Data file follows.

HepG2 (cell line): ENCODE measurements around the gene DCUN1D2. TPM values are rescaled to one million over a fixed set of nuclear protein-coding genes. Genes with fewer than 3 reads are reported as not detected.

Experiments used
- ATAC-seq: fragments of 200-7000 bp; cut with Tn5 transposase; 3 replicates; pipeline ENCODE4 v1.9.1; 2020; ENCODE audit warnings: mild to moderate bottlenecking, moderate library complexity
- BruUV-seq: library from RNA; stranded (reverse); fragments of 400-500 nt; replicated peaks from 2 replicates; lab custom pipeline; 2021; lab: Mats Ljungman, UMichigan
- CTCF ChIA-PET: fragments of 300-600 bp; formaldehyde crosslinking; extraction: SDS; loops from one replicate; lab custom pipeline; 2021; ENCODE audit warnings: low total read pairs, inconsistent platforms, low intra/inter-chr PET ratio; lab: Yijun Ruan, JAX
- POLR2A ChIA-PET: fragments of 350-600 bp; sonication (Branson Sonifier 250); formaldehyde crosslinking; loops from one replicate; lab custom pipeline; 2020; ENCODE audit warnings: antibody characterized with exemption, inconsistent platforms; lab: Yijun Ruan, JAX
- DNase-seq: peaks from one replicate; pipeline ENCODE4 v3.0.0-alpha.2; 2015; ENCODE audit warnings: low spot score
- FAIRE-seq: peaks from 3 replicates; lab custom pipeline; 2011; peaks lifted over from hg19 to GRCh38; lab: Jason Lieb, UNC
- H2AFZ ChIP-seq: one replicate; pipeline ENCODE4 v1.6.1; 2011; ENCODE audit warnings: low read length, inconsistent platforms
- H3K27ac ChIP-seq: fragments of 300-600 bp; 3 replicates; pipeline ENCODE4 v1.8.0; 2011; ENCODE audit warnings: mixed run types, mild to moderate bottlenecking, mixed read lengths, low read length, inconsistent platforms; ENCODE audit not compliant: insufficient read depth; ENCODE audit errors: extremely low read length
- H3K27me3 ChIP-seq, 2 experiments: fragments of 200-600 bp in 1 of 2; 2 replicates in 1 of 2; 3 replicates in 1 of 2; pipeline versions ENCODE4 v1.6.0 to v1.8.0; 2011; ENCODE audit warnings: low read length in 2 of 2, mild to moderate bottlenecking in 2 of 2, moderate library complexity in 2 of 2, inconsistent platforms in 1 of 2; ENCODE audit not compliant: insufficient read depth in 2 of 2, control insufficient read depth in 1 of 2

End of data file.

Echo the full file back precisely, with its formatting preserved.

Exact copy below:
HepG2 (cell line): ENCODE measurements around the gene DCUN1D2. TPM values are rescaled to one million over a fixed set of nuclear protein-coding genes. Genes with fewer than 3 reads are reported as not detected.

Experiments used
- ATAC-seq: fragments of 200-7000 bp; cut with Tn5 transposase; 3 replicates; pipeline ENCODE4 v1.9.1; 2020; ENCODE audit warnings: mild to moderate bottlenecking, moderate library complexity
- BruUV-seq: library from RNA; stranded (reverse); fragments of 400-500 nt; replicated peaks from 2 replicates; lab custom pipeline; 2021; lab: Mats Ljungman, UMichigan
- CTCF ChIA-PET: fragments of 300-600 bp; formaldehyde crosslinking; extraction: SDS; loops from one replicate; lab custom pipeline; 2021; ENCODE audit warnings: low total read pairs, inconsistent platforms, low intra/inter-chr PET ratio; lab: Yijun Ruan, JAX
- POLR2A ChIA-PET: fragments of 350-600 bp; sonication (Branson Sonifier 250); formaldehyde crosslinking; loops from one replicate; lab custom pipeline; 2020; ENCODE audit warnings: antibody characterized with exemption, inconsistent platforms; lab: Yijun Ruan, JAX
- DNase-seq: peaks from one replicate; pipeline ENCODE4 v3.0.0-alpha.2; 2015; ENCODE audit warnings: low spot score
- FAIRE-seq: peaks from 3 replicates; lab custom pipeline; 2011; peaks lifted over from hg19 to GRCh38; lab: Jason Lieb, UNC
- H2AFZ ChIP-seq: one replicate; pipeline ENCODE4 v1.6.1; 2011; ENCODE audit warnings: low read length, inconsistent platforms
- H3K27ac ChIP-seq: fragments of 300-600 bp; 3 replicates; pipeline ENCODE4 v1.8.0; 2011; ENCODE audit warnings: mixed run types, mild to moderate bottlenecking, mixed read lengths, low read length, inconsistent platforms; ENCODE audit not compliant: insufficient read depth; ENCODE audit errors: extremely low read length
- H3K27me3 ChIP-seq, 2 experiments: fragments of 200-600 bp in 1 of 2; 2 replicates in 1 of 2; 3 replicates in 1 of 2; pipeline versions ENCODE4 v1.6.0 to v1.8.0; 2011; ENCODE audit warnings: low read length in 2 of 2, mild to moderate bottlenecking in 2 of 2, moderate library complexity in 2 of 2, inconsistent platforms in 1 of 2; ENCODE audit not compliant: insufficient read depth in 2 of 2, control insufficient read depth in 1 of 2